Increasing Oil Supplies: Are NOC’s Up To The Task At Hand?

RelevanceAttention will now shift to the supply side, and in particular the recent under performance of NOCs and countries with nationalist oil policies in growing oil production. We are coming to a point where NOCs may be forced to return to IOCs for assistance in increasing supplies. That it is in their interests to do so cannot be in doubt. For some NOCs this will be a political nonstarter. For other, more enlightened NOCs, new partnerships with IOCs will prove very fruitful.

AnalysisMuch has been written about the current world supply – demand balance for oil and how it has driven prices upwards. Robust increases on the demand side have come from China, India and many oil producing countries (who are now consuming more through downstream investments). These have only partially been offset by falls in demand from the traditional large consumers (such as the U.S. and E.U.). Supply, on the other hand, has struggled to keep up. OPEC production fell by 350mbd in 2007, and now Russian output has started to decline. 

Commentators point out that resource nationalism is restricting the ability of the majors and other IOCs to bring on stream new supplies in a timely fashion. This fact seems to be born out by the reduced exploration spend of IOCs – SEB Enskilda estimates that exploration spend in this group fell from 26% of total capex in 1994 to 18% in 2007. Oil reserves that are open to IOC exploitation are from much more technically challenging areas such as Canadian oil sands, the Arctic and ultra deep water GOM.

Given the current trend in resource nationalism and that NOCs directly manage over 80% of the world’s oil reserves, we can now expect NOC performance to come under much greater scrutiny. Unfortunately, such scrutiny will disappoint those seeking help from the supply side to reduce oil prices.

A review of the recent oil production growth performance of NOCs and countries with a high degree of resource nationalism does not make for pretty reading. Russia is struggling to maintain production at the 10mmbd level, and one senior Rosneft executive has already forecast that 10mmbd will never be beaten. OPEC’s production rate actually declined in 2007, and OPEC’s mainstay, Saudi Arabia, has already indicated that it will struggle to grow production after its current raft of projects come on stream (this is seriously bad news for supplies – Saudi Arabia enjoys relative political stability, a good NOC, big reserves and high quality oil fields – this begs the question: if Saudi Arabia can’t do it, who can?).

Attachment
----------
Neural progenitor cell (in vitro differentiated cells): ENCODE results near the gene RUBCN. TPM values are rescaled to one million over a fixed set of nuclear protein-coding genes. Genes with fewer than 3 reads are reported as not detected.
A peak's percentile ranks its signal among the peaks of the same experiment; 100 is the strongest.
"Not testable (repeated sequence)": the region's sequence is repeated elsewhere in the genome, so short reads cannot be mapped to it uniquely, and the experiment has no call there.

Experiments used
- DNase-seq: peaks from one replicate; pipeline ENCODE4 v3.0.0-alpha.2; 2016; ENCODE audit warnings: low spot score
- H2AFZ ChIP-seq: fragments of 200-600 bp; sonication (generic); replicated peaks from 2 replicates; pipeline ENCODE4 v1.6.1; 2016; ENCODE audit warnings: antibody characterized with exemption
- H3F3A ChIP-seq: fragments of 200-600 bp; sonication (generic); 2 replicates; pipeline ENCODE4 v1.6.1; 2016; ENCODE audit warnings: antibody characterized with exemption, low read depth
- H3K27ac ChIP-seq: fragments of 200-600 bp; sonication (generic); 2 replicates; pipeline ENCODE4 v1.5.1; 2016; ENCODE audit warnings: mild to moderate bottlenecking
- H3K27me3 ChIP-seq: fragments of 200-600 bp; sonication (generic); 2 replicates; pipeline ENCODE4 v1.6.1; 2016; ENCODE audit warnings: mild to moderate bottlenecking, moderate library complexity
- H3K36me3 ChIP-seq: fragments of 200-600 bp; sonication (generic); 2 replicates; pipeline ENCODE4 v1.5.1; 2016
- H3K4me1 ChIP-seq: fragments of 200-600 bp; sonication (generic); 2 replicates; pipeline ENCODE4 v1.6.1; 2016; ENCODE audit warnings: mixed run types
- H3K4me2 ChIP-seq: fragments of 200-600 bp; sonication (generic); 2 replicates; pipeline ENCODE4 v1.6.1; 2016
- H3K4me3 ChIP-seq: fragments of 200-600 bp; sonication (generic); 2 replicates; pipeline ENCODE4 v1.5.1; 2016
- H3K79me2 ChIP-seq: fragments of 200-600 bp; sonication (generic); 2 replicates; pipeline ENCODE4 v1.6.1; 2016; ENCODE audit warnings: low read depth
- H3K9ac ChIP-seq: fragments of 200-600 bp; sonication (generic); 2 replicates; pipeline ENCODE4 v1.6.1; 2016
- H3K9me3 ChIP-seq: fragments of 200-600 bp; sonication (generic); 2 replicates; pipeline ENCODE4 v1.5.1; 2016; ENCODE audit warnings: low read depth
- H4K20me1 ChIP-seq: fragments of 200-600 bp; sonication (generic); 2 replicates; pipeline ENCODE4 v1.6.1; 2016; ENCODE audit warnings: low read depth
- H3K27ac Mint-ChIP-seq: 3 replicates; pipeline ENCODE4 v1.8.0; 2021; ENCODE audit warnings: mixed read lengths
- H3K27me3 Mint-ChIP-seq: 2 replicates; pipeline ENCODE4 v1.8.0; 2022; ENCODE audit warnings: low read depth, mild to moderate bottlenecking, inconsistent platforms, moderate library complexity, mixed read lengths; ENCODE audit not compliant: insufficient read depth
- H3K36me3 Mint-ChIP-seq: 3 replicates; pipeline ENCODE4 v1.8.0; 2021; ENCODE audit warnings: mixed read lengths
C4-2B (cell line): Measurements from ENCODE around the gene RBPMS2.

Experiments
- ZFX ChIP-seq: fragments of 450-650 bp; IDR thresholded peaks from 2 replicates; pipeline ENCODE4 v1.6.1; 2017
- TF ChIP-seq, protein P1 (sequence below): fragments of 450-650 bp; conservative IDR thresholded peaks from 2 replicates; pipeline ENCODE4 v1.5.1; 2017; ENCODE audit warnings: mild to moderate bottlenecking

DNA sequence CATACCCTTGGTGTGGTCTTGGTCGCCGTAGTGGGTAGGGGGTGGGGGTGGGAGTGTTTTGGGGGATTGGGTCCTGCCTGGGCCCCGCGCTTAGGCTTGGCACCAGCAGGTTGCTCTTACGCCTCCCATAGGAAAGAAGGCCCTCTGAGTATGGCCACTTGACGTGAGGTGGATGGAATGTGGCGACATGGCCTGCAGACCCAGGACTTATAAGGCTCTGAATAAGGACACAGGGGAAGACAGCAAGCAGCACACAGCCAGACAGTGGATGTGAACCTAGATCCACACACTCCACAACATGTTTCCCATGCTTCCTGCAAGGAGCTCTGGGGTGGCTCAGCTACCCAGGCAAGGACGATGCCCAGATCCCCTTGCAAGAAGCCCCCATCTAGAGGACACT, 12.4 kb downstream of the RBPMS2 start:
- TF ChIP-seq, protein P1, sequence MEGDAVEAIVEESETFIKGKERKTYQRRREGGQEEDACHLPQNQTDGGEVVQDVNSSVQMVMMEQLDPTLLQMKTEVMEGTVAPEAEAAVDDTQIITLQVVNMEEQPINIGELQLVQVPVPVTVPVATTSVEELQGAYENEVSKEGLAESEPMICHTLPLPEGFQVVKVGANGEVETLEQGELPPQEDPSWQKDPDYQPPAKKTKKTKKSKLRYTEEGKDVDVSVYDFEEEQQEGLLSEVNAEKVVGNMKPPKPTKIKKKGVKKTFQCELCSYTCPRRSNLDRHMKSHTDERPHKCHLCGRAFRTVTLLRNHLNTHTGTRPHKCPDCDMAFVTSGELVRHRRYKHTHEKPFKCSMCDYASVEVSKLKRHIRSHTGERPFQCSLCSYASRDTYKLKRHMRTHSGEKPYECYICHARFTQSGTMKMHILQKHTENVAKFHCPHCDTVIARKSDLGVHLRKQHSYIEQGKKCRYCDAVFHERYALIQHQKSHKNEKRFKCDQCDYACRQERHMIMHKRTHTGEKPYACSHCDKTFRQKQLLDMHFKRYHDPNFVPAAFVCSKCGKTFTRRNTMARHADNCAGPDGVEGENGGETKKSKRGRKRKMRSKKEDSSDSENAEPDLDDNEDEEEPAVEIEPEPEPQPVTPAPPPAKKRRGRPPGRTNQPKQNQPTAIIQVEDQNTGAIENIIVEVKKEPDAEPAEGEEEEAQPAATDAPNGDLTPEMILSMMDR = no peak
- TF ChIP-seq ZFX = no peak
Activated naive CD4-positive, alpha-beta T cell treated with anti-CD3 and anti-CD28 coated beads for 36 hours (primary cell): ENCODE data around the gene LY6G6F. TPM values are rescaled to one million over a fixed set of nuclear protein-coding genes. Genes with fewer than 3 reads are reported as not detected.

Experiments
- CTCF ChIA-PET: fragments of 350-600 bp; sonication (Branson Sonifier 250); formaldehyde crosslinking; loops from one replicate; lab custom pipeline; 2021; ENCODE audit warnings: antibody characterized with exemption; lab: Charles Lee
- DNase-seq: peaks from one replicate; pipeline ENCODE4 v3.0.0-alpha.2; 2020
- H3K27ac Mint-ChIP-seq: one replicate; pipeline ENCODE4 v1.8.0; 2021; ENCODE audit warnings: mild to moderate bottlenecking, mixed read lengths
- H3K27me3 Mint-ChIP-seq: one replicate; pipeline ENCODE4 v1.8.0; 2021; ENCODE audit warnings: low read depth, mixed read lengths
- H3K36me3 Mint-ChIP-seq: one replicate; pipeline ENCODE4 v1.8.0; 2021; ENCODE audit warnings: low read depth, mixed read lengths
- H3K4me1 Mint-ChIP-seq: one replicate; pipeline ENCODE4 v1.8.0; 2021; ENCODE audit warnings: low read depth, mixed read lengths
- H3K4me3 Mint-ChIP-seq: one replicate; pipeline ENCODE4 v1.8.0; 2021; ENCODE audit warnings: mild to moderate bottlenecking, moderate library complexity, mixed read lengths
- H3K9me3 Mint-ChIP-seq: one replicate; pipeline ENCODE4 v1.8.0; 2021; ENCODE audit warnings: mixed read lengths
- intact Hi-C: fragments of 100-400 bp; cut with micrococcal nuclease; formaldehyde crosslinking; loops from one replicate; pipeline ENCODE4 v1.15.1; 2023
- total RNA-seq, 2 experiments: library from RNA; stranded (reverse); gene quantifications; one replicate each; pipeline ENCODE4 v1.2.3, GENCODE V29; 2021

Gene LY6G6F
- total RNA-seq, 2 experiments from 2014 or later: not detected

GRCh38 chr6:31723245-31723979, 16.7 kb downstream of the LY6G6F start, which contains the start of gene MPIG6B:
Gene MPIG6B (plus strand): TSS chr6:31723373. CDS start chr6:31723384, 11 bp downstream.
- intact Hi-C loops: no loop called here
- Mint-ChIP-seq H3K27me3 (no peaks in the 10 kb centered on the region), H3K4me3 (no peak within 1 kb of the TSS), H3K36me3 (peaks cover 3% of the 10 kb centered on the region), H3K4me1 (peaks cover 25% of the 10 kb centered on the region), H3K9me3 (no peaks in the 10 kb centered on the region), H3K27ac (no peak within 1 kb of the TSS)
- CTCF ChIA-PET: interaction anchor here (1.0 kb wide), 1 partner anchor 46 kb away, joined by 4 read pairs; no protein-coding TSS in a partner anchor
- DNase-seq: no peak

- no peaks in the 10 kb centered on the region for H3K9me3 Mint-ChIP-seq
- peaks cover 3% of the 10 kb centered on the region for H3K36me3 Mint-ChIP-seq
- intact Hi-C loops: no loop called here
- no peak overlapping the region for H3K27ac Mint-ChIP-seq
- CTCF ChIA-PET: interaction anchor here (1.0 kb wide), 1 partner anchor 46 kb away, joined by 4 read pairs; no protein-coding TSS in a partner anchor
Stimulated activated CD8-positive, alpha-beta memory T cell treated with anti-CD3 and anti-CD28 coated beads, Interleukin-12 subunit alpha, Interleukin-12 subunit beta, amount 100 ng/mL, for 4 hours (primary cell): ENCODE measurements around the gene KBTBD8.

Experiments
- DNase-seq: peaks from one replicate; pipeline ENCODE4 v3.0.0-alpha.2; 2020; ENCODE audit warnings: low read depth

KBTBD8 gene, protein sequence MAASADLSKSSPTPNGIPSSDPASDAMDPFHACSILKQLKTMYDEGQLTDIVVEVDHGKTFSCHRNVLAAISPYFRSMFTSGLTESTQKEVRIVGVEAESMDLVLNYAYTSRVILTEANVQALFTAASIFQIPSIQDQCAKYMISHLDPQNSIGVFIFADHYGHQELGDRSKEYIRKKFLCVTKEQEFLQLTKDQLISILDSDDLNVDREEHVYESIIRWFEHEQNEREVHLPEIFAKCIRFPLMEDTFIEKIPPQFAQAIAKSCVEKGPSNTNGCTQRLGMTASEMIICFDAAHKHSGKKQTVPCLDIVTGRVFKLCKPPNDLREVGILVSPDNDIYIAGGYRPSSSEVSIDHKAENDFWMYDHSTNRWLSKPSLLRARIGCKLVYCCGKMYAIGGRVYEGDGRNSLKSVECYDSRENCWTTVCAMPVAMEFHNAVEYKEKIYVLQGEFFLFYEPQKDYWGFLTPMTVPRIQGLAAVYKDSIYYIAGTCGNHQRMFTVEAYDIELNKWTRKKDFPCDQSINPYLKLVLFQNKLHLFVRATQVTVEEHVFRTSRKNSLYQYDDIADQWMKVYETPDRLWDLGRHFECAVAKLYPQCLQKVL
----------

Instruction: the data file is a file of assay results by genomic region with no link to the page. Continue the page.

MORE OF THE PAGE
Venezuela’s production is collapsing. Mexico’s situation is not much better. Its biggest field, Cantarell, has seen production falling off a cliff. While Pemex struggles with outdated technology and a severe lack of funds, foreign oil companies are barred from investment due to a mixture of cultural and constitutional restrictions.

The one bright spot for production growth is Iraq, which recently released an aggressive target to increase production from a current 2.5mmbd to 4.5mmbd by 2013. Iraq is encouraging foreign investment, no doubt under the guidance of the U.S.

That it’s in the NOCs interests to increase supplies is not in doubt. Consider the following reasons:

  1. Increased supplies put downward pressure on prices reducing the risk of a collapse in demand (through a recession, conservation or substitution of oil by another form of energy).
  2. Increased supplies would help improve world stability – the social tensions that are appearing due to high fuel and food prices could get out of control if left unchecked.
  3. Cumulative producing country revenues from oil would actually increase over time.

Thus, we are not far off from a point in time where we witness the supreme irony of some NOCs welcoming back their IOCs with open arms. IOCs still enjoy a technical lead (though not as great as previously); still have access to significant quantities of capital; and still have unmatched capabilities in project management to bring supplies on efficiently, quickly and in a cost effective manner.

 

24 July 2008

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